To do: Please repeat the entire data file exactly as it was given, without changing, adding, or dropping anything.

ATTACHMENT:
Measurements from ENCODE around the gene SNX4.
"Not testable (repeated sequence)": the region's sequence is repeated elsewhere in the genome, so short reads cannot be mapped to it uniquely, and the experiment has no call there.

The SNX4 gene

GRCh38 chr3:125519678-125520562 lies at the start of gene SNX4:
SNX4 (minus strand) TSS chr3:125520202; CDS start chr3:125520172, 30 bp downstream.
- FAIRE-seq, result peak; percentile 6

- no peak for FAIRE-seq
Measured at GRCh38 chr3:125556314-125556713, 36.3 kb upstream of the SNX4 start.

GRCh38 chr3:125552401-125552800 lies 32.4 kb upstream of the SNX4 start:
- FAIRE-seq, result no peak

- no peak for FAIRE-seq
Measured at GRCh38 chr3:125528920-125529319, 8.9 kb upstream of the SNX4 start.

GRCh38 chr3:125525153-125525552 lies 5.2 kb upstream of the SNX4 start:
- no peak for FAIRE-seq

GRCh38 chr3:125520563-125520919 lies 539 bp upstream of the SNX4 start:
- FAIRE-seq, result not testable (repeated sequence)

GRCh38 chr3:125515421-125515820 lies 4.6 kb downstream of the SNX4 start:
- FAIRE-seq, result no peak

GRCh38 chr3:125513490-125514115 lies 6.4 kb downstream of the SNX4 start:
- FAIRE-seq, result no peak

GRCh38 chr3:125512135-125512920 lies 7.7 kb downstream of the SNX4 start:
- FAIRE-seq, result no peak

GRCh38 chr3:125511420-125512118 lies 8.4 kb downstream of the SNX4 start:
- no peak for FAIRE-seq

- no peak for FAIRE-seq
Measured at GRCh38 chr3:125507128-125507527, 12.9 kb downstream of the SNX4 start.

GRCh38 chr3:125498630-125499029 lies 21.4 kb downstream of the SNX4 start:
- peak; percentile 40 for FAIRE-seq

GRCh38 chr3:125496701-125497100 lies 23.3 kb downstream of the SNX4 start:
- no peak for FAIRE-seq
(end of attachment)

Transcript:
Measurements from ENCODE around the gene SNX4.
"Not testable (repeated sequence)": the region's sequence is repeated elsewhere in the genome, so short reads cannot be mapped to it uniquely, and the experiment has no call there.

The SNX4 gene

GRCh38 chr3:125519678-125520562 lies at the start of gene SNX4:
SNX4 (minus strand) TSS chr3:125520202; CDS start chr3:125520172, 30 bp downstream.
- FAIRE-seq, result peak; percentile 6

- no peak for FAIRE-seq
Measured at GRCh38 chr3:125556314-125556713, 36.3 kb upstream of the SNX4 start.

GRCh38 chr3:125552401-125552800 lies 32.4 kb upstream of the SNX4 start:
- FAIRE-seq, result no peak

- no peak for FAIRE-seq
Measured at GRCh38 chr3:125528920-125529319, 8.9 kb upstream of the SNX4 start.

GRCh38 chr3:125525153-125525552 lies 5.2 kb upstream of the SNX4 start:
- no peak for FAIRE-seq

GRCh38 chr3:125520563-125520919 lies 539 bp upstream of the SNX4 start:
- FAIRE-seq, result not testable (repeated sequence)

GRCh38 chr3:125515421-125515820 lies 4.6 kb downstream of the SNX4 start:
- FAIRE-seq, result no peak

GRCh38 chr3:125513490-125514115 lies 6.4 kb downstream of the SNX4 start:
- FAIRE-seq, result no peak

GRCh38 chr3:125512135-125512920 lies 7.7 kb downstream of the SNX4 start:
- FAIRE-seq, result no peak

GRCh38 chr3:125511420-125512118 lies 8.4 kb downstream of the SNX4 start:
- no peak for FAIRE-seq

- no peak for FAIRE-seq
Measured at GRCh38 chr3:125507128-125507527, 12.9 kb downstream of the SNX4 start.

GRCh38 chr3:125498630-125499029 lies 21.4 kb downstream of the SNX4 start:
- peak; percentile 40 for FAIRE-seq

GRCh38 chr3:125496701-125497100 lies 23.3 kb downstream of the SNX4 start:
- no peak for FAIRE-seq